Investing isn't easy. Even Warren Buffett counsels that most investors should invest in a low-cost index like the S&P 500. That way, "you'll be buying into a wonderful industry, which in effect is all of American industry," he says.
But there are, of course, companies whose long-term fortunes differ substantially from the index. In this series, we look at how individual stocks have performed against the broad S&P 500.
Step on up, ONEOK (NYSE:OKE).
ONEOK shares have easily outperformed the S&P 500 over the past quarter-century, driven by a big jump in recent years:
Since 1987, shares have returned an average of 14.3% a year, compared with 9.7% a year for the S&P (both include dividends). One thousand dollars invested in the S&P in 1987 would be worth $19,200 today. In ONEOK, it'd be worth $72,900.
Dividends accounted for a lot of those gains. Compounded since 1987, dividends have made up 67% of ONEOK's returns. For the S&P, dividends account for 39% of total returns.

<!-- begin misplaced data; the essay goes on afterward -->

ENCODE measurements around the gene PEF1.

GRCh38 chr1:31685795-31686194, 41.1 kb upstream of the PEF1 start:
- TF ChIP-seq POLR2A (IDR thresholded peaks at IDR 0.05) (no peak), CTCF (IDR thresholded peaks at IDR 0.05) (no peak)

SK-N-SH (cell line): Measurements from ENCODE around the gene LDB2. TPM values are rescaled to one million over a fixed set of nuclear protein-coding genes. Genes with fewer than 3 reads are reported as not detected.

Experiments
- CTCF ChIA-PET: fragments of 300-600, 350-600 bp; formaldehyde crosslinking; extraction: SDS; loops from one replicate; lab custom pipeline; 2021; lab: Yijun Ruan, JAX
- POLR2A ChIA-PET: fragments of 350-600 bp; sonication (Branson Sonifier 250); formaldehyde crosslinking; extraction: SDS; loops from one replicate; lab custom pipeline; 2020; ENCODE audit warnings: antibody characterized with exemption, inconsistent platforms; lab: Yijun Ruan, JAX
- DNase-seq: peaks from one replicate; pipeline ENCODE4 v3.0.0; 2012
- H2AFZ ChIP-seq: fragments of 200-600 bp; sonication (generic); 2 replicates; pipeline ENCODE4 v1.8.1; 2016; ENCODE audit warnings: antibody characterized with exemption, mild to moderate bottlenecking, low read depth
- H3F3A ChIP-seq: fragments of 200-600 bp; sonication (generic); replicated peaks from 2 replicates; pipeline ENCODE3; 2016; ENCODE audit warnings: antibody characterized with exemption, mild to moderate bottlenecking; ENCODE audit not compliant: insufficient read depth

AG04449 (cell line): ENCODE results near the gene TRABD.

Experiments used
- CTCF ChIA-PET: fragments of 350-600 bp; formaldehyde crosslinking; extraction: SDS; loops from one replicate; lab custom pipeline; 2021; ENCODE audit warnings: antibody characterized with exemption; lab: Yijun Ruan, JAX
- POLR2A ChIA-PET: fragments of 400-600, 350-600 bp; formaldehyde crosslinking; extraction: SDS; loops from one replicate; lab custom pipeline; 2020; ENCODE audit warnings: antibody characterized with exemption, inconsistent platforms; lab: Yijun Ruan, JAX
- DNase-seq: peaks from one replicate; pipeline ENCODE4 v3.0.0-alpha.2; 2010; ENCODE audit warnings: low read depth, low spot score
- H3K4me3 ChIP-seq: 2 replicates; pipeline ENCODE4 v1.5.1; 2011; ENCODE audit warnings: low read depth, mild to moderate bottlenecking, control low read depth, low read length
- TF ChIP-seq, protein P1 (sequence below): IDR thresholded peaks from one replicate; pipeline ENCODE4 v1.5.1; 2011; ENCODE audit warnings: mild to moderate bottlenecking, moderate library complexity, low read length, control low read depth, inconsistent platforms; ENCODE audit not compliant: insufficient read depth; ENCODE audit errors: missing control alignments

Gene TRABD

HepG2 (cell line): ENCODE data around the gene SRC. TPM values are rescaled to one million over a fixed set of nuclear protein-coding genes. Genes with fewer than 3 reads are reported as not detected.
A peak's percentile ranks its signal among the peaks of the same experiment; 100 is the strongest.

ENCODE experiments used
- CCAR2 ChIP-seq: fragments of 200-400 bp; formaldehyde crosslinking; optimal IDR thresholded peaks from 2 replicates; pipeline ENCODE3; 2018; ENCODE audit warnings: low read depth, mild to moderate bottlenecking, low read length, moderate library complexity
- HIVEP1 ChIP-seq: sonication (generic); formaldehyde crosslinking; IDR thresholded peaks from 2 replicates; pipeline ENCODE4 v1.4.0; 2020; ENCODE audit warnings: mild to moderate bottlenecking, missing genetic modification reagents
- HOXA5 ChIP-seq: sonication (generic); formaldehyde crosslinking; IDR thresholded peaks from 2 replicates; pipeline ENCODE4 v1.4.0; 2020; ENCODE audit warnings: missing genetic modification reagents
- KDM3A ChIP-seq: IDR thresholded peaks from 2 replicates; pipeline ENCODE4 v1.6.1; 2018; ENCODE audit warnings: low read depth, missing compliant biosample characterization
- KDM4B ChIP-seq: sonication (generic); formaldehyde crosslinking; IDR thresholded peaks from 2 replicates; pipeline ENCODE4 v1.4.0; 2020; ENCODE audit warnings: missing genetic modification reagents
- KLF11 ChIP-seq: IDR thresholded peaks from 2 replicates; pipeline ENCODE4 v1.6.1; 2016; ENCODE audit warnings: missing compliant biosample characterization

Now have a look at how ONEOK earnings compare with S&P 500 earnings:
Pretty average here. Since 1995, ONEOK's earnings per share have grown by an average of 6.1% a year, compared with 6% a year growth for the broader index.
What's that meant for valuations? ONEOK has traded for an average of 17 times earnings since 1987 -- below the 24 times earnings for the broader S&P 500.
Through it all, shares have been strong performers over the last quarter-century.
Of course, the important question is whether that will continue. That's where you come in. Our CAPS community currently ranks ONEOK with a four-star rating (out of five). Care to disagree? Leave your thoughts in the comment section below, or add ONEOK to My Watchlist.
Fool contributor Morgan Housel and The Motley Fool have no positions in the stocks mentioned above. Motley Fool newsletter services recommend ONEOK. Try any of our Foolish newsletter services free for 30 days. We Fools don't all hold the same opinions, but we all believe that considering a diverse range of insights makes us better investors. The Motley Fool has a disclosure policy.